We asked Artgym’s Program Lead, Raymond Honings, to share his insights from a recent six-month program we designed and delivered for a leading pharmaceutical company.
I’m sure we’ve all been there: attended a company training course where the trainer takes charge of the whole process. They instruct you to engage with a series of prescriptive exercises with predetermined outcomes.
It can feel like it has very little link to your real working world. And it doesn’t foster any kind of creativity. Or innovation.
Artgym does things very differently. Our coaches and facilitators empower learners with a sense of ownership of the process right from the start.
Why do we do this?
Because when learners own the process they are much more likely to be engaged. And their learning is far more relevant and applicable.
So how do we achieve this?
An example leadership development program.
From December 2020 to June 2021, we ran a next generation Leadership Development Program for 15 of our client’s managers. It’s an innovative program designed to create the next generation of leaders who can drive change, bring about innovation and achieve growth. There were three elements to the program:
- Personal integrity
- Team dynamics
We’ve designed it as a real-time, real-world immersive experience. Its aim is to develop and engage a community of future leaders with the mindset and behaviours they need to thrive in an environment of continuous transformation.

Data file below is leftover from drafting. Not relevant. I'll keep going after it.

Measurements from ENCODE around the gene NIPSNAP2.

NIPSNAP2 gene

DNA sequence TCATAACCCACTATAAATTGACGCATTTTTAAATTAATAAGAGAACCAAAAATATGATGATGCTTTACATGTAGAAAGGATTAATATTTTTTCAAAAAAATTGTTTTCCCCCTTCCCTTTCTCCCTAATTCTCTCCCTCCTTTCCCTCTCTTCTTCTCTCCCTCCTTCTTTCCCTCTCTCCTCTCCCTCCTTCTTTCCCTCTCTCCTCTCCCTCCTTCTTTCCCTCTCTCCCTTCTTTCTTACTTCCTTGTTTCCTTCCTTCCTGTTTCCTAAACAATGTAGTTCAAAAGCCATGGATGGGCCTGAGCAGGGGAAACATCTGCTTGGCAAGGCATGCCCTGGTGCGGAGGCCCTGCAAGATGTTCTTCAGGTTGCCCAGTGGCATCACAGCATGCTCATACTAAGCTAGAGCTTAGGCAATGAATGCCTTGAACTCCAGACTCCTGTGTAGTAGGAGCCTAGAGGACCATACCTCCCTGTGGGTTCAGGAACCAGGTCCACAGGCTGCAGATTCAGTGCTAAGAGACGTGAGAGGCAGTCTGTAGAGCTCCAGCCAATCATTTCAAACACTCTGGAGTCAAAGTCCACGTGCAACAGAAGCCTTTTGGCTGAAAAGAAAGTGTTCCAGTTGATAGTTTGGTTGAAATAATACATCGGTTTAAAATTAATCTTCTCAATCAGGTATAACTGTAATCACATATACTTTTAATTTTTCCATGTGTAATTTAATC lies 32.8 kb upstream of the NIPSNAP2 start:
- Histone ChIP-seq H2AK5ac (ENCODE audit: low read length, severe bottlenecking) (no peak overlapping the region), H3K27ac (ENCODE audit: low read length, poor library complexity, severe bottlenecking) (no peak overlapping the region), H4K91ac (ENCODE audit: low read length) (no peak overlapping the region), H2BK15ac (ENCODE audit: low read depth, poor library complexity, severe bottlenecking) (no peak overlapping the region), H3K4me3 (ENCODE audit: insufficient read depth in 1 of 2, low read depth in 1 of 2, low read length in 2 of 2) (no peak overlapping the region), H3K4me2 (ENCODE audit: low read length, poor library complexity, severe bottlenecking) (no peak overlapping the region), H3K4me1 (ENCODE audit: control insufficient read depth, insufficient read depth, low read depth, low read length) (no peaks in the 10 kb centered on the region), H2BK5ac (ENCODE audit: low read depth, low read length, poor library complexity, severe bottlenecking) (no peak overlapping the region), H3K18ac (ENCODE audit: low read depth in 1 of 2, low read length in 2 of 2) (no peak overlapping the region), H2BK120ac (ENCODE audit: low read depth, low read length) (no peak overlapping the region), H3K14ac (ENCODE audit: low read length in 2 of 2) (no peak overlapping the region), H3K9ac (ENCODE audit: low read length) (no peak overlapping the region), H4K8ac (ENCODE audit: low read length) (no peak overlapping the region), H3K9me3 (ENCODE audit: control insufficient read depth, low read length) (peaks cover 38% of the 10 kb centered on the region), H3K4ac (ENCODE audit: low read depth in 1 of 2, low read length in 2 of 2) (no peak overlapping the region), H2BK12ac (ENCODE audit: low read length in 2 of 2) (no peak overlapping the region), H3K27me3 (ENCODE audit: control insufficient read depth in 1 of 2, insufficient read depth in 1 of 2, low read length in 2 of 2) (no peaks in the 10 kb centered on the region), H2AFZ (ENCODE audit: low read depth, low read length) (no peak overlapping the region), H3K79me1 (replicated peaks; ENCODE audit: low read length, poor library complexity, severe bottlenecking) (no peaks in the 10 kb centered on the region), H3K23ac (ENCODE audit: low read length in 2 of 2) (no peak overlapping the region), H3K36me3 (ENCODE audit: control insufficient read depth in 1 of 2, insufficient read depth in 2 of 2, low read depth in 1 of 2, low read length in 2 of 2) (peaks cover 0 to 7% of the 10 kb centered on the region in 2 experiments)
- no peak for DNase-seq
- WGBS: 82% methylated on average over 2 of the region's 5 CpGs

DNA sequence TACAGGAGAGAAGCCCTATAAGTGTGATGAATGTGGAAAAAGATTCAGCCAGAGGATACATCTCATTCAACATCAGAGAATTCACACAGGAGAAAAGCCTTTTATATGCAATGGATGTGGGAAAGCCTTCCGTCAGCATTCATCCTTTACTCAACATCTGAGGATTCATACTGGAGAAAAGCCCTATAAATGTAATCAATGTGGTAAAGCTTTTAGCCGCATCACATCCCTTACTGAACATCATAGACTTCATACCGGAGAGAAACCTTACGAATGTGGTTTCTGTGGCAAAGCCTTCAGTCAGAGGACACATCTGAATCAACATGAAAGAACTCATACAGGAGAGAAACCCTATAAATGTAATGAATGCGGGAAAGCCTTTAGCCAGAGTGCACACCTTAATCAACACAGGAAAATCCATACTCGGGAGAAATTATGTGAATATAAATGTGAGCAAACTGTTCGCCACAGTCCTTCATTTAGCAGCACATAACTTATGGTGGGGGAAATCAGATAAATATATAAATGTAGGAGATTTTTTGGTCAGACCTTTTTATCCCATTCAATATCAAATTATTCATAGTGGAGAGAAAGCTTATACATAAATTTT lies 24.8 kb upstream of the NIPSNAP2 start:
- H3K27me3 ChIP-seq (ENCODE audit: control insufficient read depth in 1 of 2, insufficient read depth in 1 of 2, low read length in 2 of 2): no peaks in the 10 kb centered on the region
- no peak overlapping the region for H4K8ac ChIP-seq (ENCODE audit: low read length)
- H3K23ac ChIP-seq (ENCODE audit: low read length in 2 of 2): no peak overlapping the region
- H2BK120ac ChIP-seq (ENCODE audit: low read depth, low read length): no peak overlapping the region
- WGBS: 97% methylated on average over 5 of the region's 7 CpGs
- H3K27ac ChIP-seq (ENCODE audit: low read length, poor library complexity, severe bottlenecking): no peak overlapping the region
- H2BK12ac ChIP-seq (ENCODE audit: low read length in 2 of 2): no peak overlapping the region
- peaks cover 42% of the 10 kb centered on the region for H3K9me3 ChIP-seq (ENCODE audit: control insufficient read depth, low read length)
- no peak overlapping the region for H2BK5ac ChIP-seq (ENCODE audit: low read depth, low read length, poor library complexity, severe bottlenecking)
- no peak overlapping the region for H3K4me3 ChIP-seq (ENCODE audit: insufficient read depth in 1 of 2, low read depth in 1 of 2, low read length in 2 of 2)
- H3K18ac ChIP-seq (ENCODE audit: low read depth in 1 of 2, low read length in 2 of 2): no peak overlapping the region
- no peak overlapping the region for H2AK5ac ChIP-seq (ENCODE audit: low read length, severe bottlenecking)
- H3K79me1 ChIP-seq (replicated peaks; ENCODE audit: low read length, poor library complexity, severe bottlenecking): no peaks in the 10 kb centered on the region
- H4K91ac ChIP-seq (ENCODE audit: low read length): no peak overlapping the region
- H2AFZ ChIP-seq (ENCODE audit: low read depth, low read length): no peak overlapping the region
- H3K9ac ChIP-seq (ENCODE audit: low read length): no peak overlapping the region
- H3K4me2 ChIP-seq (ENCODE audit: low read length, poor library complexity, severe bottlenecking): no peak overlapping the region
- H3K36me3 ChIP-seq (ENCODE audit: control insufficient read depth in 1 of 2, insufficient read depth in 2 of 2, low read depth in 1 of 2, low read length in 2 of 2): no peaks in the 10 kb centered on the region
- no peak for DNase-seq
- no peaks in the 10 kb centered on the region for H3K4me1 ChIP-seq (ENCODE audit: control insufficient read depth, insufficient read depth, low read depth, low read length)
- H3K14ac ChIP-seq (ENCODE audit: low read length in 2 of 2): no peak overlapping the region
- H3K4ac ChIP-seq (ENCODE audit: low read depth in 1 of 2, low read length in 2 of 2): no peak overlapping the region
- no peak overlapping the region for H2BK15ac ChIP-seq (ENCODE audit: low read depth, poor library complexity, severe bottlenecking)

We usually deliver this as a blend of face-to-face workshops and virtual work but the pandemic dictated they were held 100% virtually.
In between the workshops, we set self-directed and team ‘pre-work and post-work’ challenges for the participants to self direct. This gave them a different way to stay engaged with each other and with the program, through exploring resources and working either on individual or group challenges.
The first challenge was before we met as a group, and the second was after the initial workshop. The final challenge was a three-month team assignment where they had to identify an opportunity for innovation within the business and then design, deliver and present a project around this.
Seven steps to ownership.
To help create a sense of ownership for their own learning among the participants, we undertook the following seven steps:
- An early assignment To engage the learners right from the outset, we needed immediate commitment from them. So we set them an assignment they had to complete before they came together on screen. That way, they already felt part of the programme in the lead up to Day 1.
- Team work We divided the group into two teams which meant they weren’t on their own but could solve problems together. It doesn’t matter if they are in pairs or in bigger groups, as long as you put people together. That way, everyone felt they were an integral part of a common goal.
- Innovation challenge We gave the teams a real life project to work on. This was a project designed to take three or four months to complete that would help improve the business. This gave them a sense of pride that they were contributing to the success of the company.